WHAT YOU NEED TO KNOW
INTRODUCING THEMATIC INVESTING
Thematic investing can be a powerful approach, which seeks to take advantage of significant secular trends that are underappreciated by the wider market. Over a multi-year time horizon, companies exposed to these trends have the potential to grow their revenues and cash flows faster than their competitors and command higher valuation multiples, leading to attractive returns for investors.
Not all investment themes are necessarily sustainable. Consider the multi-decade growth of combustion powered automotive vehicles, which in the US exploded from five cars per 1,000 people in 1910 to 245 by 1940 and 542 by 1970. Yet many of today’s most powerful trends have significant sustainable drivers – from healthcare to energy and food. For this reason, we include sustainable themes in our sustainable investing toolkit (figure 1). In addition, their typical bias towards smaller, faster-growing companies can contribute to portfolio diversification (figure 2).
A strong sustainable theme tends to be underpinned by enduring structural drivers, which may operate with a degree of independence from the broader economic cycle. Furthermore, a theme may derive investment (out)performance from the disconnect between its resilient structural drivers and the short-termism of financial markets (figure 3).
FIGURE 1: QUINTET’S SUSTAINABLE
FIGURE 2: THEMATIC INVESTING
OFTEN HAS A GROWTH AND SMALL-CAP BIAS
FIGURE 3: THEMATIC INVESTING REQUIRES INVESTORS TO LENGTHEN THEIR TIME HORIZONS
Thematic investing has risen in popularity in recent years. According to Morningstar, public market equity thematic fund assets grew from USD 75 billion to USD 195 billion in the past three years, and now account for 1.0% of all public equity fund assets, up from 0.1% 10 years previously. However, identifying future successful themes and investment managers to capitalize upon the trends is not always straightforward. Just 45% of public market equity thematic funds launched before 2010 remained operational in 2020. Of the survivors, just one in four had total returns in excess of global equities (MSCI World). That’s why manager selection is such a crucial part of the process when investing thematically. Investments should be sought across asset classes – including private equity, private debt, venture and co-investment opportunities – in order to obtain the optimal exposure to a chosen theme.
In order to provide a robust thematic process, we deploy a quintet of powerful structural drivers to identify and monitor thematic opportunities: demographic change, regulatory waves, social shifts, sustainability and technological progress. We score each potential thematic investment on these five factors (figure 4).
Demographic change encompasses long-term trends that are predictable, such as ageing and growing populations. For example, in 1968 the United Nations predicted that the global population would be 5.44 billion by 1990, which was remarkably close to the realized (estimated) figure of 5.35 billion (figure 5). Accurate predictions of birth rates, driven by contraception adoption and evolving attitudes to family size, can be combined with expected life expectancy with reference to infant mortality and access to healthcare. While investment markets often oscillate on short-term news, an understanding of demographic change can reveal diverse investment opportunities from care homes to next-generation pharmaceuticals.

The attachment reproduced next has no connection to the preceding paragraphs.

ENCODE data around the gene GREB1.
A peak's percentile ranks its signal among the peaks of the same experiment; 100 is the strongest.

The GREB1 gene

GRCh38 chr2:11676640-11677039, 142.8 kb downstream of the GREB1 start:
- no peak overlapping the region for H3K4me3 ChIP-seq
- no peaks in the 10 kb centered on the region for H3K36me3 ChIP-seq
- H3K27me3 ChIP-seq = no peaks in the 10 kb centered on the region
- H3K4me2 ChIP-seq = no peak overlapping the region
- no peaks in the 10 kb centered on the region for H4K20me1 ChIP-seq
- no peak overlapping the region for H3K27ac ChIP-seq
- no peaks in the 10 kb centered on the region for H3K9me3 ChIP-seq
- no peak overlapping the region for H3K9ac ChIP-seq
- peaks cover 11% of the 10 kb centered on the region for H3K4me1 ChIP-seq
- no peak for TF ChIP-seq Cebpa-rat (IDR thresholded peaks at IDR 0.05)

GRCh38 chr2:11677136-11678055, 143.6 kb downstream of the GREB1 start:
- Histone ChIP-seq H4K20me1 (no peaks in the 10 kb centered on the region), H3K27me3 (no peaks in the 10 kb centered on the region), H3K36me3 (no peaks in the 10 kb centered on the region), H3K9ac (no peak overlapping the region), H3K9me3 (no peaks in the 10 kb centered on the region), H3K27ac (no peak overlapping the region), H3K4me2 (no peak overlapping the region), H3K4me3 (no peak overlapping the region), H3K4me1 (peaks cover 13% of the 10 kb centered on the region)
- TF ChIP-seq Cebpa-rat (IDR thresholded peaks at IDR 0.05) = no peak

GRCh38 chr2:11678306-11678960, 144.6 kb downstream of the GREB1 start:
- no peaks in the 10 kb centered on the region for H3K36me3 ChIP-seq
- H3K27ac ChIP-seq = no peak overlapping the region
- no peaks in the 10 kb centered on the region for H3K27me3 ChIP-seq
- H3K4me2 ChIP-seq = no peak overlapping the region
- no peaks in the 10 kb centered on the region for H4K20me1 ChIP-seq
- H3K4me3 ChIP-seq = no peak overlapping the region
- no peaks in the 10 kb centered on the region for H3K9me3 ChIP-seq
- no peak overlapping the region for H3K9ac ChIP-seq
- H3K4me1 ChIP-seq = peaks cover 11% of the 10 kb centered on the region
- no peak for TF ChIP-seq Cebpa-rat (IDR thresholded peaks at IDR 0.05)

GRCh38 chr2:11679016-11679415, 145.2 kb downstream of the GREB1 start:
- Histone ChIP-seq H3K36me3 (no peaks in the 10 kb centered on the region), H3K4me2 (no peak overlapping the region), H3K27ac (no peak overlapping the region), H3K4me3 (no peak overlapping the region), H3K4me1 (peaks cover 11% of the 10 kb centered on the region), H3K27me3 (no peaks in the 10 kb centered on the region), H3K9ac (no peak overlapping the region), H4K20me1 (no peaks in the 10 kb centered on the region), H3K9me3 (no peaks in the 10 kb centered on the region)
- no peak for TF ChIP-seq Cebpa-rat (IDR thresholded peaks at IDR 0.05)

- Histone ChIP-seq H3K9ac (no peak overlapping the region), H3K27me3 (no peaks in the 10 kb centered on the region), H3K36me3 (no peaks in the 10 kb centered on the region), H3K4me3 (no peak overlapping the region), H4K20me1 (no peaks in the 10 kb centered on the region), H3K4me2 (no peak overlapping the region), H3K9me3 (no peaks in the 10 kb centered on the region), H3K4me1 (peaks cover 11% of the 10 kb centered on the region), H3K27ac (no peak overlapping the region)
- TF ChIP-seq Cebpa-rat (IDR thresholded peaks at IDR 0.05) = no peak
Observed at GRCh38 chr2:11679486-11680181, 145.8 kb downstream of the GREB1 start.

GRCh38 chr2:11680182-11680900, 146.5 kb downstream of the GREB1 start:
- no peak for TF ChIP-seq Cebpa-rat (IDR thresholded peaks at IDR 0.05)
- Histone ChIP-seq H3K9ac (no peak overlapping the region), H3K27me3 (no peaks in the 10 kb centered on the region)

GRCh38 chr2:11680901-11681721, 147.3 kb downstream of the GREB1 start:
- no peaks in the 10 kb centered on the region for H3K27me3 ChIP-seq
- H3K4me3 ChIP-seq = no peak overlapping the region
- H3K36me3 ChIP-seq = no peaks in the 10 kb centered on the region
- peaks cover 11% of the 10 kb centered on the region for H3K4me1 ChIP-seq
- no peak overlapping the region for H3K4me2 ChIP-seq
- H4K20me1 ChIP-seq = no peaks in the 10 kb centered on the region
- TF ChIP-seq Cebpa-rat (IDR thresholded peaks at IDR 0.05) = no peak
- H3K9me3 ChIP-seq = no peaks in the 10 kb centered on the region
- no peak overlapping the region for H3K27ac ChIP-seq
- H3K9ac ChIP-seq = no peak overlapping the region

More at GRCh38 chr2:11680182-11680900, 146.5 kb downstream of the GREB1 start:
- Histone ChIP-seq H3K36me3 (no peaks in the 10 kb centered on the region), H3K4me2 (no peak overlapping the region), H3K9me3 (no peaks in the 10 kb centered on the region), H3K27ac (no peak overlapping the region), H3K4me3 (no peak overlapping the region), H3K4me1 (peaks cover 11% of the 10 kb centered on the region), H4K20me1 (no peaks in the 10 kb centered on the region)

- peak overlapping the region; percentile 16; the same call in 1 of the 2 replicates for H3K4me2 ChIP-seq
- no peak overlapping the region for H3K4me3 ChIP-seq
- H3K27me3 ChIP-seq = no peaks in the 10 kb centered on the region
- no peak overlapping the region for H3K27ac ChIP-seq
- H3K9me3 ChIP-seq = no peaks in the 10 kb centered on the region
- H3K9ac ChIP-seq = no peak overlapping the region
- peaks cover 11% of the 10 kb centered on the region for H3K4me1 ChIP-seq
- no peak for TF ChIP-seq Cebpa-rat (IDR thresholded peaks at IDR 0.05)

Regulatory waves may seem fickle to changes in political regime. Yet typically, changes take place gradually over a long period as laws are updated to reflect a changing world. This is true for individual industries and at a broader level. For example, in the US economic deregulation was predominant in the 1920s before the Great Depression. The US re-regulated and pursued Keynesian policies for decades, before President Reagan in the 1980s once again deregulated the economy. Regulation – or its absence – can create super-normal or constrained profits, often impacting entire industries or countries for decades.
Social shifts are rarely unpredictable, and instead tend to occur gradually before gathering pace. For investors, identifying emerging trends and investing before they accelerate can be very beneficial. A recent example is the climate change theme. According to research by Yale University, the proportion of American adults who said climate change was important to them rose slowly from 55% in 2013 to 61% in 2016. However, in 2017 engagement accelerated, and by 2018 the measure was 72%. Climate change has since risen to the top of the public’s consciousness.
This gradual trend can be translated into investment performance. Data provider MSCI has built a ‘green’ index of global stocks, with over 50% of revenues coming from alternative energy, energy efficiency, green building, pollution prevention and sustainable waste. Its ‘brown’ index comprises companies that generate at least 50% of their revenues from thermal coal mining, generation of power from fossil fuels, and extraction and production of conventional and unconventional oil and gas. Setting the ratio of market capitalization to one at of the end of 2013, the ratio slowly increased in favour of green stocks to 1.4 by the end of 2015 and 1.6 by the end of 2017, before rocketing upwards in 2018 and hitting 2.8 in 2020 (figure 6).
Sustainability is undoubtedly a powerful theme that impacts areas from consumer choice to global energy consumption. For example, our employment practises are changing – on LinkedIn there are more than 68,000 job adverts related to ‘sustainability’, which is about 7,000 more than opportunities listed under ‘oil’. Investors have taken note of the strong evidence that sustainability has a positive relationship with operating performance and investment returns. A ground-breaking study conducted by Friede, Busch and Bassen reviewed more than 2,000 academic papers and firmly concluded the positive relationship (figure 7).